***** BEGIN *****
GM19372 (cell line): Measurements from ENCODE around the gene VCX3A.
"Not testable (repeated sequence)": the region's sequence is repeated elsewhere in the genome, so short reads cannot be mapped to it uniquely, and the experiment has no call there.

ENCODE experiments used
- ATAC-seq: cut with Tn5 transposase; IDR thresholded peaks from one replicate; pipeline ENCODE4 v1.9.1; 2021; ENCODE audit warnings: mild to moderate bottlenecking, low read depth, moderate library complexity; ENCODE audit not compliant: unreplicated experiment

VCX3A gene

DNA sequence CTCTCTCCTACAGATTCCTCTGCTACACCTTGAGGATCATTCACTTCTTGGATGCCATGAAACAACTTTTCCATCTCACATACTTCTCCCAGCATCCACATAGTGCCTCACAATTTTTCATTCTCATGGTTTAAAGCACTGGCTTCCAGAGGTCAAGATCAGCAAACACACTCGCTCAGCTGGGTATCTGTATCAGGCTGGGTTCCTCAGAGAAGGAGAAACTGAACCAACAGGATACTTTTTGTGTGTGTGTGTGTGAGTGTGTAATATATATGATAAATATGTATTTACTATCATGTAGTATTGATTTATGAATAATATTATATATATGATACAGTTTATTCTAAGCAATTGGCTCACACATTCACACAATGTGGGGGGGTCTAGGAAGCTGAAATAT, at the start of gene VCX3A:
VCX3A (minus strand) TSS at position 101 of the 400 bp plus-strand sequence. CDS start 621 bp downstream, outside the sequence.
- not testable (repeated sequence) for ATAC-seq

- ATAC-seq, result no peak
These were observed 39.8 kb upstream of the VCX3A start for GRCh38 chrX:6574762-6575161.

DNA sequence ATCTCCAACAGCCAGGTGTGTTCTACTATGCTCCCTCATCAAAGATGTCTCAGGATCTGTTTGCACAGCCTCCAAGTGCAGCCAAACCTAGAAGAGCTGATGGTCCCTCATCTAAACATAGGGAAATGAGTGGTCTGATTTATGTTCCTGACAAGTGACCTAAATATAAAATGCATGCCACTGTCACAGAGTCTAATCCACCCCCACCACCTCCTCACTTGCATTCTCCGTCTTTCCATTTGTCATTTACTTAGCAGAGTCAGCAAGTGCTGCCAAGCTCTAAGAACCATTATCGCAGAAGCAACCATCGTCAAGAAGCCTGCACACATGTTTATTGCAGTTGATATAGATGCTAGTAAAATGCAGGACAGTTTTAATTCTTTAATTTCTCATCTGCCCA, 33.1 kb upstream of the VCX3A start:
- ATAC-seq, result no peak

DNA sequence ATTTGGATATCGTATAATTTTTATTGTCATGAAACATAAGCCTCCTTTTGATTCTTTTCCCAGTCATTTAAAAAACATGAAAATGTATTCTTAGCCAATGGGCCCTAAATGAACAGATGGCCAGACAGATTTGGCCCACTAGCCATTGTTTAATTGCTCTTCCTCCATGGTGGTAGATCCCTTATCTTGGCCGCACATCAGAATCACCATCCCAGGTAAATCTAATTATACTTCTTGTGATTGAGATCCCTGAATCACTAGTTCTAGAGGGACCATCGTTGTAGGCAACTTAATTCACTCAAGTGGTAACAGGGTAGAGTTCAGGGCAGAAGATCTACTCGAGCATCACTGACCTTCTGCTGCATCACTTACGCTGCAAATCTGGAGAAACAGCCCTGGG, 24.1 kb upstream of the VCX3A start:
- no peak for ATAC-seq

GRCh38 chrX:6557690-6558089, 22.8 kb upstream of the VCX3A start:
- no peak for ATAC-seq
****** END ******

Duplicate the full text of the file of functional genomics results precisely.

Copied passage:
GM19372 (cell line): Measurements from ENCODE around the gene VCX3A.
"Not testable (repeated sequence)": the region's sequence is repeated elsewhere in the genome, so short reads cannot be mapped to it uniquely, and the experiment has no call there.

ENCODE experiments used
- ATAC-seq: cut with Tn5 transposase; IDR thresholded peaks from one replicate; pipeline ENCODE4 v1.9.1; 2021; ENCODE audit warnings: mild to moderate bottlenecking, low read depth, moderate library complexity; ENCODE audit not compliant: unreplicated experiment

VCX3A gene

DNA sequence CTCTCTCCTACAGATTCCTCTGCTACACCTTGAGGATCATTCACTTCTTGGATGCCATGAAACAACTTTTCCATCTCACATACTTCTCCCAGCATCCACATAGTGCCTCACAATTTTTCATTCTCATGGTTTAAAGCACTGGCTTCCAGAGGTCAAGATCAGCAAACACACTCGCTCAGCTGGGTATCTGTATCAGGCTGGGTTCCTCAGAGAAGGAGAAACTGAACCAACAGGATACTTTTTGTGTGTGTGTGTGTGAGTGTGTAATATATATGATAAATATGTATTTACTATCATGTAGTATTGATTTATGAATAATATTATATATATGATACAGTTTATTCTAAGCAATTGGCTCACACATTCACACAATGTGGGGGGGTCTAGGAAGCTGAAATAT, at the start of gene VCX3A:
VCX3A (minus strand) TSS at position 101 of the 400 bp plus-strand sequence. CDS start 621 bp downstream, outside the sequence.
- not testable (repeated sequence) for ATAC-seq

- ATAC-seq, result no peak
These were observed 39.8 kb upstream of the VCX3A start for GRCh38 chrX:6574762-6575161.

DNA sequence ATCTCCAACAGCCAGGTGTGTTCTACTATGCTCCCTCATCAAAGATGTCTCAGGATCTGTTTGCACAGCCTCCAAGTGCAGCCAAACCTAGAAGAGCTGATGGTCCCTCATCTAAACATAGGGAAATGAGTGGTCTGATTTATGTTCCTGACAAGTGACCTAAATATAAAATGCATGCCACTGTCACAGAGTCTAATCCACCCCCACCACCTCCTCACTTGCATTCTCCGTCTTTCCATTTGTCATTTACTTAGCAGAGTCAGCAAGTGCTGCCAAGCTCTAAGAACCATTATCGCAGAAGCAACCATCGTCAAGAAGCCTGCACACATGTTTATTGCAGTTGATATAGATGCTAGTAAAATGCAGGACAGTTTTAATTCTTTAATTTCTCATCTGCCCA, 33.1 kb upstream of the VCX3A start:
- ATAC-seq, result no peak

DNA sequence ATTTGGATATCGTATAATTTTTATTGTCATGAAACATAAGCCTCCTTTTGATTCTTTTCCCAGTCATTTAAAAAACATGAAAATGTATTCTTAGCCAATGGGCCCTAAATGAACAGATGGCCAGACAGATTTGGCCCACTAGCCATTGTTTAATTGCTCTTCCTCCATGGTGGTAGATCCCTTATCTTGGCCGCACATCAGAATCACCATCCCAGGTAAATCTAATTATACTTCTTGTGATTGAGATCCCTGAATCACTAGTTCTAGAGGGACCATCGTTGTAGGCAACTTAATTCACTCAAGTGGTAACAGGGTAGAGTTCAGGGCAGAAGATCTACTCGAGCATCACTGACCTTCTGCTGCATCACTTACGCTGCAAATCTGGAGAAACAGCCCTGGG, 24.1 kb upstream of the VCX3A start:
- no peak for ATAC-seq

GRCh38 chrX:6557690-6558089, 22.8 kb upstream of the VCX3A start:
- no peak for ATAC-seq